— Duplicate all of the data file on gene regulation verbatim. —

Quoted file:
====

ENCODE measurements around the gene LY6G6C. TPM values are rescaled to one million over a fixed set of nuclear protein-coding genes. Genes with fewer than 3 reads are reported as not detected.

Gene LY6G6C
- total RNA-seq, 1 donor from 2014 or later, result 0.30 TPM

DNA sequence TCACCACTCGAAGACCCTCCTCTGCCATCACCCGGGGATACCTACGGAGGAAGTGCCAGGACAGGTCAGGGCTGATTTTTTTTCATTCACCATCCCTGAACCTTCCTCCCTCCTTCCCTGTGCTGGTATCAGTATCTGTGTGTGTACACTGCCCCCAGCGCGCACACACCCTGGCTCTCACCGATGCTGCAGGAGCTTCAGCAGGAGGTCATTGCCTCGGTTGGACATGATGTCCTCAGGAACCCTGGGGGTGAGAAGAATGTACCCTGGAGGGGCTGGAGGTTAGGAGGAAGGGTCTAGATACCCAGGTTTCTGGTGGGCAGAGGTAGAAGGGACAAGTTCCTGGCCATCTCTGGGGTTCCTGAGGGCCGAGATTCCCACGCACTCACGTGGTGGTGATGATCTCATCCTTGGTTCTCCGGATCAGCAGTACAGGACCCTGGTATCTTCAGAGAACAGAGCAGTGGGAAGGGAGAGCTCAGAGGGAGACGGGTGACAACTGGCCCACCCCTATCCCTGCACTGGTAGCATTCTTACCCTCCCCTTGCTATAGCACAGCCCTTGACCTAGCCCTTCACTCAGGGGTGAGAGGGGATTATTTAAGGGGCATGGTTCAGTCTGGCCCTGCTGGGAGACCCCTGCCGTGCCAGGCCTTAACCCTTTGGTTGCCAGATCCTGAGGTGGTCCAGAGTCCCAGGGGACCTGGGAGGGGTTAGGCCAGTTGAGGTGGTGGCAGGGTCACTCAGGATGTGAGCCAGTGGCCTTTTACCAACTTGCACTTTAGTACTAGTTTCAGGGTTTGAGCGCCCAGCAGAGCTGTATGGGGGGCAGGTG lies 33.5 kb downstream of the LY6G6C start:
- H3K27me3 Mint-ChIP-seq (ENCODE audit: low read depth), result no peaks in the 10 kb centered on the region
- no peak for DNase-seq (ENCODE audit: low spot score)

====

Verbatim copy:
ENCODE measurements around the gene LY6G6C. TPM values are rescaled to one million over a fixed set of nuclear protein-coding genes. Genes with fewer than 3 reads are reported as not detected.

Gene LY6G6C
- total RNA-seq, 1 donor from 2014 or later, result 0.30 TPM

DNA sequence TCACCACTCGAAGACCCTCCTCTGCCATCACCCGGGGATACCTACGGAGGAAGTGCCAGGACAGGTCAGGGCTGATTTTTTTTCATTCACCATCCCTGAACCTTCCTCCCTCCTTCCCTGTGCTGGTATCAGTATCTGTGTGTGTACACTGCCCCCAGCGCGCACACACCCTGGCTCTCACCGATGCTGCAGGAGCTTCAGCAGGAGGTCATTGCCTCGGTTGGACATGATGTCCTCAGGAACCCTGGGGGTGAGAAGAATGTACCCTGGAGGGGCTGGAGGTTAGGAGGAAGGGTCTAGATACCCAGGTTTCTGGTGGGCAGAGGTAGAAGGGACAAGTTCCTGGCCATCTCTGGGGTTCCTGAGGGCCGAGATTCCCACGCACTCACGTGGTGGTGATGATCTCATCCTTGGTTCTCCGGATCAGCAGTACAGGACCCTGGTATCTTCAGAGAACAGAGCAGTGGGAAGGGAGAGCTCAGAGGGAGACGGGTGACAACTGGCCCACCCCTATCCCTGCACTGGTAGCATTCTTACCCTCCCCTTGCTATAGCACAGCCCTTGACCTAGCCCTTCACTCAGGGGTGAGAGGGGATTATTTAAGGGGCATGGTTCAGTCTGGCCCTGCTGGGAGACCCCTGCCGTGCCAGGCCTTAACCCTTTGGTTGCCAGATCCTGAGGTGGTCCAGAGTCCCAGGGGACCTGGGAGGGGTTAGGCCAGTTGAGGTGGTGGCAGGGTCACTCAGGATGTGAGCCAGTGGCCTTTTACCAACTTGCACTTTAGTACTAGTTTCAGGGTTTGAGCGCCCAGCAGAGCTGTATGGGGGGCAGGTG lies 33.5 kb downstream of the LY6G6C start:
- H3K27me3 Mint-ChIP-seq (ENCODE audit: low read depth), result no peaks in the 10 kb centered on the region
- no peak for DNase-seq (ENCODE audit: low spot score)